Cutting and fixing plasterboard to a variety surfaces is an important thing to learn in the DIY world. Plasterboard is such a versatile material it can be used in so many situations but lack of knowledge on how to cut and fix plasterboard stops many people using it in the first place.
Plasterboard can simply be sawn using an ordinary timber saw. The finer the teeth, the better and a cleaner edge is obtained with a fine toothed saw.
There are proprietary saws available for cutting plasterboard and if you have a fairly large project to do we suggest you get one. Apart from anything else, plasterboard will blunt your wood saw in no time. Plasterboard saws can be bought from the tool store below.
Sawing plasterboard is the best way to cut an opening, square or round, from the middle of a piece of plasterboard.
Measure the opening you need to make carefully and mark it on the plasterboard with a pencil. Then take a plasterboard hammer (shown below) and using the axe shaped end, bang quickly into the board about 50mm inside one of the lines you have drawn.
This will allow you to insert the blade of the plasterboard saw and start cutting around the lines of your opening. To tidy up any cuts you have made you can use a plasterboard plane or rasp such as the one shown below.
Try and work out your board cuts so they go against a wall or other surface where you can seal them using some decorators caulk. See our project on using sealants. If you have to cut a board to the shape of the wall or other surface, i.e. the surface is not flat and has humps and bumps on it, see our project on scribing timber.
The best way to cut plasterboard in a straight line is to mark the line first with a pencil, then lay a spirit level, or other sort of metal straight edge, on the line. Hold the straight edge down firmly while you score along the line with a sharp hobby knife. You are not trying to cut all the way through the plasterboard, just deep enough to cut through the paper. About 3mm.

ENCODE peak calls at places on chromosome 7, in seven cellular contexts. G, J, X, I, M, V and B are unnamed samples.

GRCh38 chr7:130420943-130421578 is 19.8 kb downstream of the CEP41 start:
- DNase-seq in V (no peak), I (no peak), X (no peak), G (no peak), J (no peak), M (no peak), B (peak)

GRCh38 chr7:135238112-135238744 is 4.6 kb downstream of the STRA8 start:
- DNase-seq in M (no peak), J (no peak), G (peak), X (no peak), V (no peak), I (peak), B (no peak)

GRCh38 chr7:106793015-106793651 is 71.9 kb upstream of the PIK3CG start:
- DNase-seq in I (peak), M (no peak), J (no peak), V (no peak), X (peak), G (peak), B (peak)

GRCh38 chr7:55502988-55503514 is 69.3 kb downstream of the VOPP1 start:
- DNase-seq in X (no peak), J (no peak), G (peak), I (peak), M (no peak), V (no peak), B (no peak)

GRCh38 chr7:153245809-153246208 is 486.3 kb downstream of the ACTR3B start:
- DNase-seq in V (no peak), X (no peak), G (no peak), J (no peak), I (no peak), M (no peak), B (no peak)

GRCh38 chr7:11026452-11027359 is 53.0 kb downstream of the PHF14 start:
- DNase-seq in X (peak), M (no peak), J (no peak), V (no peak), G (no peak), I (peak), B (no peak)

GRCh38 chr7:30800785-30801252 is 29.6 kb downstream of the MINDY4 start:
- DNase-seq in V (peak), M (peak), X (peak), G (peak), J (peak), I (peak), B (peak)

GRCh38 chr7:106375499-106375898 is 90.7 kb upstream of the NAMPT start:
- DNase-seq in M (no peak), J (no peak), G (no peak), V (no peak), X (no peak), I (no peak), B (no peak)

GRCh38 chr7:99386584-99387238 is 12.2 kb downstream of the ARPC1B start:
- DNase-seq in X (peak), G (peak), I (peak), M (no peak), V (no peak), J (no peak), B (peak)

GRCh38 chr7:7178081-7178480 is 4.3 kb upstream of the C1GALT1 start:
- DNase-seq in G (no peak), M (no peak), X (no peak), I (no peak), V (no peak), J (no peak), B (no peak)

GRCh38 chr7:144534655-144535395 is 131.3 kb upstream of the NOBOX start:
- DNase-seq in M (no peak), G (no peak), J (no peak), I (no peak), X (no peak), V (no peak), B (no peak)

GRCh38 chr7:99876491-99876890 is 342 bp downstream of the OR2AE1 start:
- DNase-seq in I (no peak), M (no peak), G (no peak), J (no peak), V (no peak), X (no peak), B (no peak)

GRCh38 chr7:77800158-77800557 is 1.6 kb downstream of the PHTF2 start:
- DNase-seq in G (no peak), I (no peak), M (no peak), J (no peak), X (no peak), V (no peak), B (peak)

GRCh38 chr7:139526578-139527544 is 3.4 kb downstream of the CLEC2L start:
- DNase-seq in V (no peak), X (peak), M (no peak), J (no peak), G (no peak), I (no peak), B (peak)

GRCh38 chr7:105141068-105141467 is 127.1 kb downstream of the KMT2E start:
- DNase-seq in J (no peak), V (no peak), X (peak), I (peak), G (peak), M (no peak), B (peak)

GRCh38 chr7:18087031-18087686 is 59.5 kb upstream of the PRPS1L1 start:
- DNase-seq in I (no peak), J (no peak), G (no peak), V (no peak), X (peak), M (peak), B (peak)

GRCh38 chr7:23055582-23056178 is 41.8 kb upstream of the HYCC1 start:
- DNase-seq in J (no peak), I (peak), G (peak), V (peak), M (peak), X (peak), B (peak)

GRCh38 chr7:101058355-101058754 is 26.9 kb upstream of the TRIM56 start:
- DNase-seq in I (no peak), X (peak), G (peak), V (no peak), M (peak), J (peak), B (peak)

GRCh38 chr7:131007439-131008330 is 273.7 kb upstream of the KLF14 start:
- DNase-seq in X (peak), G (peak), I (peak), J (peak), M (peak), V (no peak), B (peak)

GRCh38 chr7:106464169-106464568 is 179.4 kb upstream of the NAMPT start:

When the line is cut, stand the board up and bend or fold it away from the cut. You will soon see the board split very neatly along the line of the cut and as you fold it backwards you will be able to see a crease developing along the line of the cut on the "complete" side of the board. Now simply run your blade down this crease to complete the parting of the two parts of the board. You can now use the rasp to neaten up the edges.
Fixing plasterboard is done in 3 ways. It is either screwed, nailed or stuck. It can be stuck with adhesive (The ultra strong construction adhesives are the best) or it can be stuck using a mix of plaster.
This method is most often called dot and dab and involves mixing a bucket of (usually) skim plaster to a fairly thick consistency, and placing dots or blobs of this plaster on the back of the board to be fixed.
Find out how you can dot and dab plasterboard here. The board is then picked up and pushed against the surface it is to be fixed to. Skim plaster goes hard very quickly and also sticks incredibly well. This method is most often used to fix to masonry in situations such as dry lining.
Screwing plasterboard is done with dry wall screws which have a coarse biting thread which drives its way through the boards while keeping a good grip of them.
Nailing plasterboard is traditionally the most popular way to fix the boards but the heavy hammering on one timber section can easily work another loose so Drywall screws are preferred by a lot of contractors these days.
Plasterboard nails are always galvanised to protect against rust which could follow a good soaking by two or three layers of soaking wet plaster.
Take a look at our video section on cutting plasterboard to watch a practical demonstration on how to cut plasterboard properly.